8. The composition of claim 1, wherein the material of (b) is an N-hydrocarbyl-substituted poly(alkyleneamine).
9. The composition of claim 8, wherein the N-hydrocarbyl-substituted poly(alkyleneamine) is an alkyl-substituted alkylenediamine.
10. The composition of claim 8, wherein the N-hydrocarbyl-substituted poly(alkyleneamine) is an alkyl-substituted propylenediamine.
11. The composition of claim 9, wherein the alkyl group contains about 5 to about 20 carbon atoms.
12. The composition of claim 9, wherein the alkyl group contains about 8 to about 18 carbon atoms.
13. The composition of claim 1, wherein the amount of component (b) is about 0.01 to about 0.15 parts per million by weight.
14. The composition of claim 1, wherein the fatty acid of (c) contains about 14 to about 20 carbon atoms.
15. The composition of claim 1, wherein the fatty acid comprises an unsaturated acid.
16. The composition of claim 1, wherein the fatty acid comprises a mixture of oleic acid and linoleic acid.
17. The composition of claim 1, wherein the fatty acid comprises tall oil fatty acids.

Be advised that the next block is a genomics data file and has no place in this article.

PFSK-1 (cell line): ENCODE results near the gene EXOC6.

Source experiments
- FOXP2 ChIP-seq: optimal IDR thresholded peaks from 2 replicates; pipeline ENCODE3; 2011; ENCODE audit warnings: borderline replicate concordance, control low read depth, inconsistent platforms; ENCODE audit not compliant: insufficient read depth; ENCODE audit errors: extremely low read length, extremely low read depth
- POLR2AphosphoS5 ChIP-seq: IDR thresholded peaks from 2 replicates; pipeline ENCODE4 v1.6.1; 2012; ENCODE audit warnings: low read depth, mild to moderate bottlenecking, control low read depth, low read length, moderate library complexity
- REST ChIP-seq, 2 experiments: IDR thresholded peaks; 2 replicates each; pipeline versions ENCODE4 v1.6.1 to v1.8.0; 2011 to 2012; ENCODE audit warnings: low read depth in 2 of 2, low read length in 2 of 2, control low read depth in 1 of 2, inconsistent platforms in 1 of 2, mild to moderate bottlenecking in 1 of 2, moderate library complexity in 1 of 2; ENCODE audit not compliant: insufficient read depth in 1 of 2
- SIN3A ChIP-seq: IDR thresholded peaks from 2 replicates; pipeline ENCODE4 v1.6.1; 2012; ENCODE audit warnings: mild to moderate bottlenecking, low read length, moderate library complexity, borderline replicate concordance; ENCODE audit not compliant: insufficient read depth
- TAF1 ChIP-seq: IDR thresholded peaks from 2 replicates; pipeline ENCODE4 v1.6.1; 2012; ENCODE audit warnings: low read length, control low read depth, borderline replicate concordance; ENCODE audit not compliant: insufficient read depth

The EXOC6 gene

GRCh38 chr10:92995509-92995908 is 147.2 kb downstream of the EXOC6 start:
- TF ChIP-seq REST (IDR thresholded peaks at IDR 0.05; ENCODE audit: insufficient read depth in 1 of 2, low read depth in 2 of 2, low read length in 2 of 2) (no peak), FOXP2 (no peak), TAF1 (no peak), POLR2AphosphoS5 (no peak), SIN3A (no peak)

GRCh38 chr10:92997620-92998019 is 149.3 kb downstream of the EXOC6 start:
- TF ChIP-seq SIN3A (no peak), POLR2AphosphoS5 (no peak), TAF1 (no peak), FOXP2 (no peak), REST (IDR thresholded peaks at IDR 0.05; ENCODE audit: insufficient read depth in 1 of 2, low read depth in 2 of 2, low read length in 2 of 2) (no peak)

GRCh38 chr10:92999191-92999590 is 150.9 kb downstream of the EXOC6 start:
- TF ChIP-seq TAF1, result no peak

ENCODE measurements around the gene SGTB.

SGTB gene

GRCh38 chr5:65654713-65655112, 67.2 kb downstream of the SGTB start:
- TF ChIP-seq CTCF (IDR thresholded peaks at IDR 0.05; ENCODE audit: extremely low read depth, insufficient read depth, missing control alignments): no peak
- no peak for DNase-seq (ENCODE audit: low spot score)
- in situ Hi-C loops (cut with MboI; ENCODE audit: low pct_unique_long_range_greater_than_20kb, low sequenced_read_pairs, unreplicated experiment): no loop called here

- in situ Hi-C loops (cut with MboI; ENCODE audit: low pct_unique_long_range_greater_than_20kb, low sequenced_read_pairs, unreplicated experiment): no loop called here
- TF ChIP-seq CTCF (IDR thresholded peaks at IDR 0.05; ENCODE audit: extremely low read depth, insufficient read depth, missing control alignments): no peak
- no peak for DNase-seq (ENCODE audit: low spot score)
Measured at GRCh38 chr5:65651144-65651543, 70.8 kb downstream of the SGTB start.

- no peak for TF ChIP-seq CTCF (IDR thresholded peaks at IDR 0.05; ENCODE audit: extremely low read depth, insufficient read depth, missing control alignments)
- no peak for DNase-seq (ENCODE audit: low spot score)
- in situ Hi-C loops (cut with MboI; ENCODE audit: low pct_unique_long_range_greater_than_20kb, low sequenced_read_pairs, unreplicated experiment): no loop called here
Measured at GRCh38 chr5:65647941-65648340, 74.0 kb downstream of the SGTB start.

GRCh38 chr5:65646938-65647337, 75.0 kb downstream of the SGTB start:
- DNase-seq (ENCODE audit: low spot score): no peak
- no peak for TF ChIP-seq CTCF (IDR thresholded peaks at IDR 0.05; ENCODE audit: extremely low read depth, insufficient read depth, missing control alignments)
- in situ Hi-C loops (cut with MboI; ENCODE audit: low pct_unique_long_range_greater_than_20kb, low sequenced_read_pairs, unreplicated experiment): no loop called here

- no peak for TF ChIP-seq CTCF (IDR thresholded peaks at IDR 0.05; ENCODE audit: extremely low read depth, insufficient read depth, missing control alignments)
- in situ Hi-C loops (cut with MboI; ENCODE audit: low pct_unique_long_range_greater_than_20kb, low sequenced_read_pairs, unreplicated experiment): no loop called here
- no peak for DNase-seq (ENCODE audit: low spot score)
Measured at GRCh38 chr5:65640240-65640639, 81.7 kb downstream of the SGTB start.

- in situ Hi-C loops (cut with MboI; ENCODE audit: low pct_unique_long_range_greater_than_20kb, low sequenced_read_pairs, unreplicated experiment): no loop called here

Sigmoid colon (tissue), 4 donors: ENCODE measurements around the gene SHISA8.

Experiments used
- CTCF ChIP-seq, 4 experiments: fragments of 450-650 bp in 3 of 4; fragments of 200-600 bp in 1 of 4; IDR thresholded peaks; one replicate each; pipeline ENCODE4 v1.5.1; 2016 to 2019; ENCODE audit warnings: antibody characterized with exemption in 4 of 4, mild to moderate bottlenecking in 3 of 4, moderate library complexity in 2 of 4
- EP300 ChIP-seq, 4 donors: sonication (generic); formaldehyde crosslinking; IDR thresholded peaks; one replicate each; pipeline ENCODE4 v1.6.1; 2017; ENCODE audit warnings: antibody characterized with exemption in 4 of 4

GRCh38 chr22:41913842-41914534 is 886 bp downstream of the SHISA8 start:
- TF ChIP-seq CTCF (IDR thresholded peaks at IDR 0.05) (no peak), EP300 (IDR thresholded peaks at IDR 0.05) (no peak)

18. The composition of claim 1, wherein the fatty acid or ester thereof of (c) is a fatty acid.
19. The composition of claim 1, wherein the amount of component (c) is 20 to 300 parts per million by weight.
20. A composition prepared by admixing the components of claim 1.
21. A concentrate comprising a concentrate forming amount of a combustible solvent and
- (b) about 1 to about 1000 parts per million by weight of at least one hydrocarbyl monoamine or N-hydrocarbyl-substituted poly(alkyleneamine); and
- (c) about 1 to about 50 percent by weight of at least one fatty acid containing about 8 to about 24 carbon atoms or an ester thereof with an alcohol or polyol of up to about 8 carbon atoms.
22. The composition of claim 1 wherein the amount of component (b) is about 0.01 to about 0.15 parts per million by weight and the amount of component (c) is about 20 to about 300 parts per million by weight.
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- “No Harm Performance and Development of Anti-Static Lubricity Additives for Ultra-Low Sulphur City Diesel Fuels” by Wilkes et al., World Refining Association European Fuels Weeks Fuel Specifications and the Developing Technologies (Taormina, Sicily, Apr. 11, 2000.
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Filed: Aug 28, 2002
Date of Patent: Sep 21, 2004
Patent Publication Number: 20040118033
Assignee: The Lubrizol Corporation (Wickliffe, OH)
Inventors: Mark F. Wilkes (Chellaston), David A. Duncan (Ashbourne), Shaun P. Carney (Belper)
Primary Examiner: Cephia D. Toomer
Attorney, Agent or Law Firms: David M. Shold, Michael F. Esposito
Application Number: 10/220,229
International Classification: C10L/118; C10L/122;